The Curiosity Room in the Library.

If there is any one thing which characterizes a Harvard student it is his utter ignorance of and indifference towards all objects of interest connected with the college, to say nothing of his apathy towards Cambridge's many historical monuments, to see which hosts of people annually make long pilgrimages. How many are there who have an idea of where the trophy room is? How many can with certainty locate the far famed annex? Well, some day we hope to pay a visit to these and many other points of interest, but today we will confine ourselves to the Curiosity Room in the Library.

Of course you do not know how to reach it, but the accommodating assistants will inform you. You ascend the staircase and find yourself in what appears to be a very bare and uninteresting room. Be not deceived; its treasures like those of the earth, must be sought after in order to be found. There are things which must attract every one's attention, but let me say that it is a veritable paradise for cranks-I mean such cranks as coincollectors, bibliophilists and autographic fiends. How their hands must itch to see lying before their eyes such unattainable treasures!

On your right as you enter stands a case of rare Roman coins, dating back as far as 400 B. C. They are of bronze, silver and gold; the oldest is a huge bronze as, which must have served the ancients, in time of need, as an excellent sling-shot. Unless you are an infatuated coin-collector, you will not spend much time at this case, but will pass on to other curiosities. On the shelf of a bookcase stands a cast of that grim old Puritan soldier, Oliver Cromwell, from the original mask taken after death and presented to Prof. Charles Eliot Norton by Thomas Carlyle. Next you turn to a glass case which contains many a precious book, whose leaves have been thumbed by men whose names have been household words for centuries. Here is the old Indian Bible of that heroic soul, John Eliot; also the Bible of John Bunyan, with his autograph on the title page, which bears the date 1637. The Bay Psalm Book, the first work published in America, must not escape your attention.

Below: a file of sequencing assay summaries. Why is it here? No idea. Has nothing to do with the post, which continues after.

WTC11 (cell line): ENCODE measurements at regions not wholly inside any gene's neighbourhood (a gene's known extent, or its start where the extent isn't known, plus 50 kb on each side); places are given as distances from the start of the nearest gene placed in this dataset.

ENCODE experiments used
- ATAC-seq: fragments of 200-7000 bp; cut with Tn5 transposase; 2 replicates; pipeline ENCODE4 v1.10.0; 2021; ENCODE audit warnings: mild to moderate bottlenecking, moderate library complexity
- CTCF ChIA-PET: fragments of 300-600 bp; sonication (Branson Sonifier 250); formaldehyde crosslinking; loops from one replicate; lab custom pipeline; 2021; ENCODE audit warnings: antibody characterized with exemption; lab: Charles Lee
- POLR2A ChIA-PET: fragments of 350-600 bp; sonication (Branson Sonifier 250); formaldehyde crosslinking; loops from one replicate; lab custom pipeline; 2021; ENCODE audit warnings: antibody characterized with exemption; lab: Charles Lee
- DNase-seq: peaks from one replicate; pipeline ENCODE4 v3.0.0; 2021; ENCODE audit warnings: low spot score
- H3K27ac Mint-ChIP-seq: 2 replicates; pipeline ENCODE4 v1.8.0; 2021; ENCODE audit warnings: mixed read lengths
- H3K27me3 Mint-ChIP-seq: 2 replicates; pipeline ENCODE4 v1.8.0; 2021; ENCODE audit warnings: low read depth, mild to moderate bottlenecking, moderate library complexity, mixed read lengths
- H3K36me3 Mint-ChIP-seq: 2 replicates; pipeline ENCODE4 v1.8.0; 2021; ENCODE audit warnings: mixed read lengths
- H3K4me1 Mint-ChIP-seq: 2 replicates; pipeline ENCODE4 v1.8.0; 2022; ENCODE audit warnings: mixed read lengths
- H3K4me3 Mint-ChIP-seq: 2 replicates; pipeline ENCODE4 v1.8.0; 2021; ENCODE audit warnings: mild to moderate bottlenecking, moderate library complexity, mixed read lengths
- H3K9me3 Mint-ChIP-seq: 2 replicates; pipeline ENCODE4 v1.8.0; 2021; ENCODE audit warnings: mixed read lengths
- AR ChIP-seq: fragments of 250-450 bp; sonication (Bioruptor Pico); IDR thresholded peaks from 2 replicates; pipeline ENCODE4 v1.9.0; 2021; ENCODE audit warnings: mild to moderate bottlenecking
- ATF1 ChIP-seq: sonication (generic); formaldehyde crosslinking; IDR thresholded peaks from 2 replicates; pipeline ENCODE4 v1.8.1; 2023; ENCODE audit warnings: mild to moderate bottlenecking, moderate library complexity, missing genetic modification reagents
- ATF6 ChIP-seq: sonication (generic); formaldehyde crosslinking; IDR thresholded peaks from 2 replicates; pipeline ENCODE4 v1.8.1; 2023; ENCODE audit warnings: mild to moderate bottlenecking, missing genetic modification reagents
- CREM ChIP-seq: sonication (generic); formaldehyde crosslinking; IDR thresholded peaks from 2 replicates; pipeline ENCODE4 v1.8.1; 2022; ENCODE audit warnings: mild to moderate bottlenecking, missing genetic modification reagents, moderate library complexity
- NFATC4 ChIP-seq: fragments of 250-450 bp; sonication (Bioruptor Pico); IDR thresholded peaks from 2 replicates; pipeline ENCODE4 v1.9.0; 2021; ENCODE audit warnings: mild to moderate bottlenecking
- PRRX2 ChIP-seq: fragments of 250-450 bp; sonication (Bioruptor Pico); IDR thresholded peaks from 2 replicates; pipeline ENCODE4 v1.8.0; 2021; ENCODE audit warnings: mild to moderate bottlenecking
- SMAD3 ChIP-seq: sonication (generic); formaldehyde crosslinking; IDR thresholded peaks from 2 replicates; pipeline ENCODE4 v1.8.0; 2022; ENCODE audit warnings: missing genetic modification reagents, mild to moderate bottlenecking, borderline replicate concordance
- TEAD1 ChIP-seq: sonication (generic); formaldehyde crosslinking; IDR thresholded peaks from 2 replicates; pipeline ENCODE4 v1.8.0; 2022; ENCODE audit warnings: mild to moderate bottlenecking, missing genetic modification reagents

The collection of autographs and manuscripts, although not large is very rich. If you look sharp you will see a small book of Ben Johnson's with this characteristic phrase: Sum Ben Jonsonii. It would take too much space to give even an incomplete list of autographs; here are a few: John Locke, Alexander Pope, Jonathan Swift, William Wordsworth, Robt. Burns, Emanuel Kant, John Dryden, Walter Scott, Edmund Burke. The manuscripts are of still greater interest. A Latin poem by John Milton; a musical composition of Haydn's; a letter from George Washington to Gen. Schuyler; an official document of the Confederate States signed by Jeff. Davis and Alex. H. Stevens; an invitation to Charles Sumner from President Lincoln to attend the inaugural ball. But that which will probably interest you most of all is Longfellow's first draft of Excelsior, dated September, 1841, half-past three in the morning. It is written in his usual neat hand on the back of a letter addressed to him by Charles Sumner.

It is in this room where the photograph albums of past classes are kept, and a glance into them would repay you. But enough. You must go there yourself if you wish to have your curiosity satisfied. There are many gems which time does not permit us to mention.